Create it REAL Proposes Secure 3D Print Method

Secure 3D printing using a new concept from Create it REAL

Secure 3D printing using a new concept from Create it REAL

Create it REAL is a Danish company producing high-powered control boards for desktop 3D printers. So what does this have to do secure printing? 

They’re attempting to address an insidious problem in the online 3D print world: design theft. 

As the protocols stand today, virtually all 3D printers require STL (or equivalent) format files to operate. These files contain a 3D description of the desired object. If you possess the STL file, then you essentially own that object and can, without technical constraint, reproduce, alter, sell or otherwise perform acts that would excite or infuriate the original designer. 

STL files are completely insecure and are easily compromised. Even worse, when receiving a STL file they can be intercepted during transmission and copied. 

This is not a good state of affairs if you happen to be a 3D designer who’s spent weeks designing an innovative object, only to have it captured by bad guys and made available elsewhere online. 

This situation has caused many designers to shun this area of exploration, as there is little profit available if your designs are easily absconded by others. 

And that has put a damper on the development of desktop 3D printing, and perhaps even killed off the consumer aspect of the technology. Consumers won’t buy 3D printers if there’s nothing to print, and there’s nothing to print if designers won’t design things. 

Enter Create it REAL. Their product is a super-powerful control board for desktop 3D printers that can dramatically increase the speed of 3D printing. The printing increase occurs because the speed of the control board’s processor is so fast it can deliver the real-time calculations necessary to drive the stepper motors at a much more rapid pace.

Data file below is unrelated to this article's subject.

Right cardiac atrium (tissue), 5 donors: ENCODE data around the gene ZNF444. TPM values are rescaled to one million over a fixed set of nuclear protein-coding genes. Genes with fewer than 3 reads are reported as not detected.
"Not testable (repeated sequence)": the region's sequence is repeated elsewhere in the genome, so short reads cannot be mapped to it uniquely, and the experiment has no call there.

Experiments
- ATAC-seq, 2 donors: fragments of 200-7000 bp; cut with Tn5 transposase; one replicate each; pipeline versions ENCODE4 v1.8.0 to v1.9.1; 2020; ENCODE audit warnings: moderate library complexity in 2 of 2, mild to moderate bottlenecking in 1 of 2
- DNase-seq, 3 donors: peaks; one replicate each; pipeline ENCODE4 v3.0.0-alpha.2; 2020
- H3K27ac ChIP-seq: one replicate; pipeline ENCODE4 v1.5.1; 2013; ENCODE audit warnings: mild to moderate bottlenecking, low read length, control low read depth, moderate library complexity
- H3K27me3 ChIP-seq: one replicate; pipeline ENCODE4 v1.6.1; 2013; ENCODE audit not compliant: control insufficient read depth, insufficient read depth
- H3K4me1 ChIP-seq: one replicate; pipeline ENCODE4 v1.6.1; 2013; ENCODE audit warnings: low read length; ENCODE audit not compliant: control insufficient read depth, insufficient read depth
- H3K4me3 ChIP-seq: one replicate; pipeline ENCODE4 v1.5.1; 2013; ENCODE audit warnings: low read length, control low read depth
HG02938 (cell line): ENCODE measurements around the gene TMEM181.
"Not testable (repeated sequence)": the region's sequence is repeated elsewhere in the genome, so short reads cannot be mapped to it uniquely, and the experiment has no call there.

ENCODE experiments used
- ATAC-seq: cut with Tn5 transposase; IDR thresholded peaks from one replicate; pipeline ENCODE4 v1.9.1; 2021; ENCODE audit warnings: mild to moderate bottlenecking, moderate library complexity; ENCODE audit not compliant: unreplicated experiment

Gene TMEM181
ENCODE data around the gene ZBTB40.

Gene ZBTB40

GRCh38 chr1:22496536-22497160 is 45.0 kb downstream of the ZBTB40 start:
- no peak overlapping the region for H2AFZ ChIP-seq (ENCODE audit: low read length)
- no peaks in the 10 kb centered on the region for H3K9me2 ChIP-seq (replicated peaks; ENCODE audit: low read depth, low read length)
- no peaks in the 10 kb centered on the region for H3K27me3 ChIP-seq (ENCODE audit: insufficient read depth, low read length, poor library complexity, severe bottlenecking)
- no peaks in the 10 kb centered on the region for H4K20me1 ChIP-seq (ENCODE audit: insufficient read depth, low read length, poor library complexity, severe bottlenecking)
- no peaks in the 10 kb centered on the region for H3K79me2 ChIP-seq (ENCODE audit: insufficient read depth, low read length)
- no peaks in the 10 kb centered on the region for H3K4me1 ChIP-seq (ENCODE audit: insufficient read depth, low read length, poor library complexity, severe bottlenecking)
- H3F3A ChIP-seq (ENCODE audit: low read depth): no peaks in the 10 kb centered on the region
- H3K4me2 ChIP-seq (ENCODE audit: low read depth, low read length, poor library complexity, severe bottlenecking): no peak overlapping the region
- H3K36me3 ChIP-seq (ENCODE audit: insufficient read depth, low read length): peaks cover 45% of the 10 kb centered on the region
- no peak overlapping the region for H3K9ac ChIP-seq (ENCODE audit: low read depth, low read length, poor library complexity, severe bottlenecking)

Here’s their new idea: 

Based on their unique real-time processor which allows a print speed up to five times faster than standard FDM printers, the chip is now able to decrypt secured files directly in the printer. This means that end-users can print 3D objects without the need to access the original file.

The encrypted approach has been attempted before, but through streaming the printer instructions over the internet. While secure, there are two issues: speed of printing and reliability. Should the stream be broken during 3D printing operations, you might have yourself a print failure. 

It seems that the Create it REAL proposal might not involve streaming, and the recipient could hold the encrypted print file locally for reliable 3D printing - at speed. 

This could certainly work, technically. It’s also possible that the encryption protocol could allow a certain number of copies to be printed, printing only on targeted printers, and more interesting capabilities. 

However, I see a few challenges here:

For this scheme to be successful, it must be adopted by a good chunk of the industry. Why would a 3D model repository spend the effort to implement this method if there are few machines capable of using it. 

This leads to another challenge: the participants in this approach must have a 3D printer equipped with a Create it REAL control board. Today, relatively few machines have them, as most opt for standard (and less expensive) control boards and software. Of course, this is why Create it REAL is proposing this approach: to sell more boards. But it will take a lot of convincing to get manufacturers to switch boards. 

The protocols to use this system should be made public so that others can develop software to use them. It’s much more likely to have wide usage if it is an independent standard, rather than one controlled by a specific company. 

And then there’s the costs. What would it actually cost for a company or service to adopt this system? Create it REAL has not published licensing costs, which could easily discourage use. If I were them, I would give away this system at no charge and hope for additional control board sales. And they may be doing exactly that. 

Via Create it REAL

General Fabb

Kerry Stevenson, aka "General Fabb" has been writing Fabbaloo posts since he launched the venture in 2007, with an intention to promote and grow the incredible technology of 3D printing across the world. So far, it seems to be working!

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